• (Score: 3, Insightful) by Bot on Monday April 06 2015, @09:54PM

      by Bot (3902) on Monday April 06 2015, @09:54PM (#167199) Journal

      I think people got it backwards. There is no good liberal Christianity against bad Christian fundamentalism.

      The faith is fundamental by definition. Deploring fundamentalism is being a troll or having been trolled, because a Christian fundamentalist is a Christian, can't do anything but follow the word and example of the guy called Christ (with the problem of trusting written words, or the tradition, or the examples of earlier believers), who was a pretty harmless guy.

      Some examples you reported are clearly not following the words nor the example of Christ.
      Forcing people to follow your belief is especially anti Christ, the guy never ever forced anybody. Attention to sexual issues is also suspect because the guy never raised the subject (being adulterous is a breach of social contract more that a sexual issue). What about discussing the things that made Christ angry in the temple, instead?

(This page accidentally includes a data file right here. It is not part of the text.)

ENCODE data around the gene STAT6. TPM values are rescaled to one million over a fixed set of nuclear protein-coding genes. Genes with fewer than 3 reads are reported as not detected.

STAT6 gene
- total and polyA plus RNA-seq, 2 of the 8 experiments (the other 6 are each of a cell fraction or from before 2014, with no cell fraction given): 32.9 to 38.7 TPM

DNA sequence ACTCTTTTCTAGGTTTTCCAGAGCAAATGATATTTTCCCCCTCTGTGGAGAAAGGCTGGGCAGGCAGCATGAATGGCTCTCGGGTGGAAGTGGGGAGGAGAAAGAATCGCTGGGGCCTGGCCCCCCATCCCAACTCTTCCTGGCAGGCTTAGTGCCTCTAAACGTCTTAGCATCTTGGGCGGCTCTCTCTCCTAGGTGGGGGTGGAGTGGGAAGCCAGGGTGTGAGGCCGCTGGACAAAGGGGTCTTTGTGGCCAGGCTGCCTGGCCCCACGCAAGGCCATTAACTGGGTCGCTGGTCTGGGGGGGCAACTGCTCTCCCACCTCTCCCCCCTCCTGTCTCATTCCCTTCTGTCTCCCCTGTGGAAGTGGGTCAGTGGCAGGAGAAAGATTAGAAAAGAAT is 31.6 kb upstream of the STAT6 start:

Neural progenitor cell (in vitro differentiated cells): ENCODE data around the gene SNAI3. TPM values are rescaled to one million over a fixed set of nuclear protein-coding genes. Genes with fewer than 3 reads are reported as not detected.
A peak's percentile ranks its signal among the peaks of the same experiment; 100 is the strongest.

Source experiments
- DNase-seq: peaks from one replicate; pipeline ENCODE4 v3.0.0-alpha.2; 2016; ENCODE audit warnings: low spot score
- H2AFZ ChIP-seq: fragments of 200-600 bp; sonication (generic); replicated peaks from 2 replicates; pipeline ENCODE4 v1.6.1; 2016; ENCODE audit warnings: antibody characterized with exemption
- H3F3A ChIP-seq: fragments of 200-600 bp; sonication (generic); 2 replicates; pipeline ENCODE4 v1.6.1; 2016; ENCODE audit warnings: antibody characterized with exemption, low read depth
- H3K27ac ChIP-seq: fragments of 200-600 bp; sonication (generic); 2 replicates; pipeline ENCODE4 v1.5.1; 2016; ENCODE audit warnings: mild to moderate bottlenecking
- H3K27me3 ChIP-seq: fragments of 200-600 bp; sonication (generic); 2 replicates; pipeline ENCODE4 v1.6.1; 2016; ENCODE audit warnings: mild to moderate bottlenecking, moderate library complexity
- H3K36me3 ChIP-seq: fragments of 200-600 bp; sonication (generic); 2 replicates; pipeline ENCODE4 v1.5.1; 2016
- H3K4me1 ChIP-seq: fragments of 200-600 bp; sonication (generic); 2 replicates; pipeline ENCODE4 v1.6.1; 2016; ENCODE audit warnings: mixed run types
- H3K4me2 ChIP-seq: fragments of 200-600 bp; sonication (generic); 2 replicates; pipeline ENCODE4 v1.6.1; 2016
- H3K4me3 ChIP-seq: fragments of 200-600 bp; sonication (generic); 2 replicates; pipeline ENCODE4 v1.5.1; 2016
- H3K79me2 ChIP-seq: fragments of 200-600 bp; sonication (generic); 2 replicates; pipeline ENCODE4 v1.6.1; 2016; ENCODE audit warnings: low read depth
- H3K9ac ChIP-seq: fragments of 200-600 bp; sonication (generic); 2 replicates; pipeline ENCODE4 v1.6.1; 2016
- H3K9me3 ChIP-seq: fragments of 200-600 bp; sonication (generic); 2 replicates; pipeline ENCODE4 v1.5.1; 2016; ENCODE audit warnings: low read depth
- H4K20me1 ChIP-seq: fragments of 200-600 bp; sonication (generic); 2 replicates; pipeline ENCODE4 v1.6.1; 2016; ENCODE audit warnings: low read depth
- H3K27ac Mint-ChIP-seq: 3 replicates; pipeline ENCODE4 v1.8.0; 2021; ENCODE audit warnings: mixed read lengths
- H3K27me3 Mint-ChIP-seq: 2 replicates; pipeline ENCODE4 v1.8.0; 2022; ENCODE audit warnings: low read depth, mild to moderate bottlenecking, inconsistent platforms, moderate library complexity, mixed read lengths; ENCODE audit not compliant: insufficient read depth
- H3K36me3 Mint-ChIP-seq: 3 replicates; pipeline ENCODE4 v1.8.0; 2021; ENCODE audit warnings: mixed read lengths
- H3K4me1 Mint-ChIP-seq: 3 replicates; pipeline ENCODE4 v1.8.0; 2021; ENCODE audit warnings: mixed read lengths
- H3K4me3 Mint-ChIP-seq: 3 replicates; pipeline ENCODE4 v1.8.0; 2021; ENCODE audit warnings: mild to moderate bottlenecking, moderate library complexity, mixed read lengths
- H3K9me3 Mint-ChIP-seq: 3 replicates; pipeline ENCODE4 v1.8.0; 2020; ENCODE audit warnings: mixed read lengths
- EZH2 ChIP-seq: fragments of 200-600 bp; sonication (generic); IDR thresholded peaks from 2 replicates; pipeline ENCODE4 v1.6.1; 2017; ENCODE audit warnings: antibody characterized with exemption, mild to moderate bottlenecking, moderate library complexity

--
      Account abandoned.
      • (Score: 1, Insightful) by Anonymous Coward on Monday April 06 2015, @10:46PM

        by Anonymous Coward on Monday April 06 2015, @10:46PM (#167221)

        Some examples you reported are clearly not following the words nor the example of Christ.

        I don't think I've ever met a self-proclaimed Christian who followed the words or example of Christ. Every single one I've met just cherrypicked and twisted the scripture to support their pre-determined biases and prejudices.

        • (Score: 0) by Anonymous Coward on Wednesday April 08 2015, @02:15AM

          by Anonymous Coward on Wednesday April 08 2015, @02:15AM (#167688)

          There is a word for people who cherrypick facts to support their pre-determined biases and prejudices: "People"

      • (Score: 3, Insightful) by Thexalon on Monday April 06 2015, @11:03PM

        by Thexalon (636) on Monday April 06 2015, @11:03PM (#167227)